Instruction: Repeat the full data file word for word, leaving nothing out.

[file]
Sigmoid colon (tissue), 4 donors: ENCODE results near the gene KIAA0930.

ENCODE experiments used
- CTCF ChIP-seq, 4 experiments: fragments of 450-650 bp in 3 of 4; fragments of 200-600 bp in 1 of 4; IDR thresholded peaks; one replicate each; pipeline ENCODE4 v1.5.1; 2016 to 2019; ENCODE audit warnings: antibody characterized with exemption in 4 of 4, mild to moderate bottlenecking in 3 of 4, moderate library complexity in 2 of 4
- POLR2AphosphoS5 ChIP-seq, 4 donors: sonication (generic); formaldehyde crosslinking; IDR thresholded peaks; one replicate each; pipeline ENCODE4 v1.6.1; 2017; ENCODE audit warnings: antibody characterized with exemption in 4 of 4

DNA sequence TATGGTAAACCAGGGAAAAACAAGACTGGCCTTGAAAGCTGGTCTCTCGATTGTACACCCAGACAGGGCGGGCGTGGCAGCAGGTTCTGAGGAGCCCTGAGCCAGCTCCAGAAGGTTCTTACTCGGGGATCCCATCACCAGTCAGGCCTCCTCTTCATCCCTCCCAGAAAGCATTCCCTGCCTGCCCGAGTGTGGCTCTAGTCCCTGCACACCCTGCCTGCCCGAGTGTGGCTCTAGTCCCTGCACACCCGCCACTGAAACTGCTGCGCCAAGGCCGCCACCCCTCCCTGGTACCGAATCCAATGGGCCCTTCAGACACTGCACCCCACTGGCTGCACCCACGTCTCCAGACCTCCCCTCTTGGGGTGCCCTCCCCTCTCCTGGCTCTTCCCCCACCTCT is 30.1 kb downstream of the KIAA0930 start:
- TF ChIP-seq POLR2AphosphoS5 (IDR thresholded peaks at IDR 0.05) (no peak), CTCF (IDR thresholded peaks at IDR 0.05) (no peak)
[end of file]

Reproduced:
Sigmoid colon (tissue), 4 donors: ENCODE results near the gene KIAA0930.

ENCODE experiments used
- CTCF ChIP-seq, 4 experiments: fragments of 450-650 bp in 3 of 4; fragments of 200-600 bp in 1 of 4; IDR thresholded peaks; one replicate each; pipeline ENCODE4 v1.5.1; 2016 to 2019; ENCODE audit warnings: antibody characterized with exemption in 4 of 4, mild to moderate bottlenecking in 3 of 4, moderate library complexity in 2 of 4
- POLR2AphosphoS5 ChIP-seq, 4 donors: sonication (generic); formaldehyde crosslinking; IDR thresholded peaks; one replicate each; pipeline ENCODE4 v1.6.1; 2017; ENCODE audit warnings: antibody characterized with exemption in 4 of 4

DNA sequence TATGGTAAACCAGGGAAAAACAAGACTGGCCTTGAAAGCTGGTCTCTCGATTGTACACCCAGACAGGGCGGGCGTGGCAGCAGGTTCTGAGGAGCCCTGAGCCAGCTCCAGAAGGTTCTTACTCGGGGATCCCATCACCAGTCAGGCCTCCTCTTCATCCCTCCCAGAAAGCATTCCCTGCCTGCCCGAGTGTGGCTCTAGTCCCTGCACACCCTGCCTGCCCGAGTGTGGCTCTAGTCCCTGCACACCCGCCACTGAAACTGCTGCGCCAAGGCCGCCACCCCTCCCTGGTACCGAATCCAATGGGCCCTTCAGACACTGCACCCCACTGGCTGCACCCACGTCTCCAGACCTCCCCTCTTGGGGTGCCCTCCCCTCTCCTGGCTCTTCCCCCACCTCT is 30.1 kb downstream of the KIAA0930 start:
- TF ChIP-seq POLR2AphosphoS5 (IDR thresholded peaks at IDR 0.05) (no peak), CTCF (IDR thresholded peaks at IDR 0.05) (no peak)